In the early hours this morning our group of 37 Maryland environmental law students and alums returned to Baltimore from our spring break tour of China. The trip was a huge success despite a very tight schedule that took us to Beijing, X’ian, and Shanghai in the space of a week. A large album of photos of the trip is available online at: http://gallery.me.com/rperci/100660. On Monday morning March 15 we visited the Great Wall, which was covered in snow as a result of the surprise blizzard the day before. This made climbing the wall rather difficult, particularly coming down some of the steepest sections. But the blue sky and snow-covered wall provided terrific scenery.
On Monday afternoon we visited the Center for Legal Assistance to Pollution Victims (CLAPV) on the downtown campus of the China University of Political Science and Law (CUPL). CUPL law professor Wang Canfa founded CLAPV in 1999 by setting up a hotline to field complaints about environmental conditions in any part of China. Professor Wang showed us the hotline and his offices and then we adjourned to a classroom where he gave a terrific lecture on the development of public interest environmental law in China. Our group learned a lot from Professor Wang and I am most appreciative of his taking the time to meet with us. Professor Wang described his vision for the next phase in the evolution of public interest environmental law in China which includes the development of private law firms that will represent victims of pollutions.
Following dinner with the group in a Beijing hutong, I met with former CLAPV lawyer Zhang Jingjing who is now with the China office of the Public Interest Law Initiative (PILI). She noted that the public interest law movement in China is still in its early phases of development with the key players easy to identify. The current Chinese edition of Esquire magazine is devoted to the theme of “Green China” and it features photo spreads of China’s top environmemtalists, including Wang Canfa and Jing Jing. I obtained a copy of the magazine at the Beijing airport on Tuesday prior to boarding our flight to X’ian. One page of photos is devoted to lawyers, but most of the people pictured are the leaders of grassroots environmental groups.
Prior to departing for X’ian on Tuesday morning, our group made an early morning stop at the Beijing offices of the Natural Resources Defense Council (NRDC). NRDC-Beijing director Alex Wang graciously agreed to open the office at 7:30AM so that our group could visit. He said that ours was the largest group ever to visit the offices. Alex gave a terrific presentation about the work NRDC is doing in China and its multi-prong strategy for improving energy efficiency, greening supply chains, and combating air and water pollution.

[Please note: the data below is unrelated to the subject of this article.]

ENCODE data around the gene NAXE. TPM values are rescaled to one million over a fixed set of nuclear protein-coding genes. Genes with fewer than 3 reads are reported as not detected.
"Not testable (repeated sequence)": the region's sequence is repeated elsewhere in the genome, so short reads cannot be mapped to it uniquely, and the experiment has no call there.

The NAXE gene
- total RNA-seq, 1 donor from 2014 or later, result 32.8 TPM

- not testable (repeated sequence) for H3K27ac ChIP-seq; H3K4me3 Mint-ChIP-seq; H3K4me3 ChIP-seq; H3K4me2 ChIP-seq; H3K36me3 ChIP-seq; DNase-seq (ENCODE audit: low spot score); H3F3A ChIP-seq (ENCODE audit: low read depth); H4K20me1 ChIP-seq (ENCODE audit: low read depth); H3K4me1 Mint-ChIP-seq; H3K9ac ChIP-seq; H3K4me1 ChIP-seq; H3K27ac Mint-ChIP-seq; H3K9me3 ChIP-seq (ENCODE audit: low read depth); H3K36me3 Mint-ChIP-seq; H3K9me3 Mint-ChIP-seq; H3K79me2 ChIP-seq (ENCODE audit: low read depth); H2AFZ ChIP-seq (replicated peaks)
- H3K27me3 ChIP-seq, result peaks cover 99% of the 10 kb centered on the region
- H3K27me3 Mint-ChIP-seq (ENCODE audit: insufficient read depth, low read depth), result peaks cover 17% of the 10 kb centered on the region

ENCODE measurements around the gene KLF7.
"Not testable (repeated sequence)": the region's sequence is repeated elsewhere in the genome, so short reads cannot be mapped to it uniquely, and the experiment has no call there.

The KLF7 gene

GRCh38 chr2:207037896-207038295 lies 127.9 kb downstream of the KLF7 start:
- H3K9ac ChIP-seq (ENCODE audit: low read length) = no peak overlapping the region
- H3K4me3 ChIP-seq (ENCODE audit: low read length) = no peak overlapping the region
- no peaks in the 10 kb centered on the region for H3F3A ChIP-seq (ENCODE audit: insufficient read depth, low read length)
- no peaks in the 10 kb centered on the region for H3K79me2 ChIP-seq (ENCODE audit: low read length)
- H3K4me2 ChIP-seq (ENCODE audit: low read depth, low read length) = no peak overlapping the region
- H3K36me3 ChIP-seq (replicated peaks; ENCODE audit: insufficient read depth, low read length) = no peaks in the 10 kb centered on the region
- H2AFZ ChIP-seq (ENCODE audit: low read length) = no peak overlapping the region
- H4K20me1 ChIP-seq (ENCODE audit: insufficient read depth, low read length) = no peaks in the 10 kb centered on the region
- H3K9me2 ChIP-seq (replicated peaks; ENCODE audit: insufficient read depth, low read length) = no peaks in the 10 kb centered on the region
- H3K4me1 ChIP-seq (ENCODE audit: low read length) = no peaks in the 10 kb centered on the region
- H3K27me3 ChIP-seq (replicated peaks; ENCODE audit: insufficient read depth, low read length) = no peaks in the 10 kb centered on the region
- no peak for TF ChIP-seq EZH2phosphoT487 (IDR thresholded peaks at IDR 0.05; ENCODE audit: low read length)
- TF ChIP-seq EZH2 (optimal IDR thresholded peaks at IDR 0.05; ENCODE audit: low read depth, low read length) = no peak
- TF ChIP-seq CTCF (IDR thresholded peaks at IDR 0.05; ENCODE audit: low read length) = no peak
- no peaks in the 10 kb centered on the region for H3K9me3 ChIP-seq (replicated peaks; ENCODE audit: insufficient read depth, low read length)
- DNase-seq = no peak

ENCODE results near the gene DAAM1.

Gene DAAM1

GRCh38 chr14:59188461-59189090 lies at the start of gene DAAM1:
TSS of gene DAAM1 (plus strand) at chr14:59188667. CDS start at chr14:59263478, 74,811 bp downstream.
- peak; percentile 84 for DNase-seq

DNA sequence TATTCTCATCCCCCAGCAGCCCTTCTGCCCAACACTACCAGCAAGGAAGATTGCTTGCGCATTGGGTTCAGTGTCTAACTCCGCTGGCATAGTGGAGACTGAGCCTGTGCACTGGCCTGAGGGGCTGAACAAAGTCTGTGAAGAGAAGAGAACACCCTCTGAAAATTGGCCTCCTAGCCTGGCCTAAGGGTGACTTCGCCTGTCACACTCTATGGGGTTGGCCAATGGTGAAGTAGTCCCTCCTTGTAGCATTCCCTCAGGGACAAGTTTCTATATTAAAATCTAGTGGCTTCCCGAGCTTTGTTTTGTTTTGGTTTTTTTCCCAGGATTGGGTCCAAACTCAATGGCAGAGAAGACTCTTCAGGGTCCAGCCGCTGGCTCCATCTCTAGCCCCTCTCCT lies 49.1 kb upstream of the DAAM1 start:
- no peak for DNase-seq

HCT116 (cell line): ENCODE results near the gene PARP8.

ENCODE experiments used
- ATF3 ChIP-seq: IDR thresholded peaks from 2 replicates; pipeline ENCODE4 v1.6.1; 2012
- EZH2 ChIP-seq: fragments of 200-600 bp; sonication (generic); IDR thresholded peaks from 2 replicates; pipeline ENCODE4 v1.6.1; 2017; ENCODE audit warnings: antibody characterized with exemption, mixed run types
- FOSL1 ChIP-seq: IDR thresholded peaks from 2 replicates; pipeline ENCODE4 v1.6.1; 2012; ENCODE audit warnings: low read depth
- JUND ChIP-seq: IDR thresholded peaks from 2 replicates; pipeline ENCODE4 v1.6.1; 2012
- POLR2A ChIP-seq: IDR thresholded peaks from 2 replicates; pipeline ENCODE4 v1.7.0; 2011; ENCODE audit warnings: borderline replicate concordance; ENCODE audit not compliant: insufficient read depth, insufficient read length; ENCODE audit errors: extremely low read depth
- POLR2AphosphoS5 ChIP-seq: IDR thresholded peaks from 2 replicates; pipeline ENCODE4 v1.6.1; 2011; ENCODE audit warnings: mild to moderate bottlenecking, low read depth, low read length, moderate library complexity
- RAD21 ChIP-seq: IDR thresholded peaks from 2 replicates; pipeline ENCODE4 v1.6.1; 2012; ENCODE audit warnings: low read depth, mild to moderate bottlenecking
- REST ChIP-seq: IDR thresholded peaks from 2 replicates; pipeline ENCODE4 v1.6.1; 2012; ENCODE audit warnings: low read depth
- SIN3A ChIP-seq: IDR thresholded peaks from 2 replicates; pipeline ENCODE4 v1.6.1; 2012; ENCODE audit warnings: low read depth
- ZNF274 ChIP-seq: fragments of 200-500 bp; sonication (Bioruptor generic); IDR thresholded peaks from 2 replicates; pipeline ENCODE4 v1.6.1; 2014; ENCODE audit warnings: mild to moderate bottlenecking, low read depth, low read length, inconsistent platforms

In X’ian on Tuesday and Wednesday we visited tourist sites, including the Shaanxi Provincial Museum, the Big Wild Goose Pagoda, and the famous site where thousands of terra cotta warriors buried by Emporer Qin Shi Huang were discovered by a farmer digging a well in 1974. I had been to the latter twice before, the first time in 1981, shortly after the site was opened to the public. On Thursday we had a very early morning flight to Beijing, so early that our luggage was checked in prior to the group, resulting in one student being stranded in X’ian after he discovered that his passport was in his checked luggage. Chinese security would not let him board our plane without a passport so he had to made a 16-hour journey by overnight train in order to rejoin the group in Shanghai.
In Shanghai we visited the Nanjing Road shopping area, the Jade Buddha Temple, and Yu Yuyuan Gardens prior to attending a Friday evening reception in our honor at the Maryland China Center. At the reception we heard terrific presentations from Zhenxi Zhong, who described her work with Jane Goodall’s Roots & Shoots office in Shanghai, and former Fulbright professor Dan Guttman, who discussed differences in the meaning of law and legal policy in China and the U.S. We also were joined in Shanghai by Mary O’Loughlin who is doing environmental policy research at Wuhan University sponsored by the Fulbright program and Michael Jean, a third year Maryland law student who recently moved back to Shanghai after her partner was transferred there.
On Saturday morning we visited the World Financial Center where we had a panoramic view of Shanghai from the 100th floor observation deck. We then stopped at the Mag-Lev Terminal in order to be whisked to the airport in seven minutes on a train that reached speeds of more than 430km/hour using magnetic levitation technology. On Saturday afternoon we flew back to the U.S., clearing customs in San Francisco.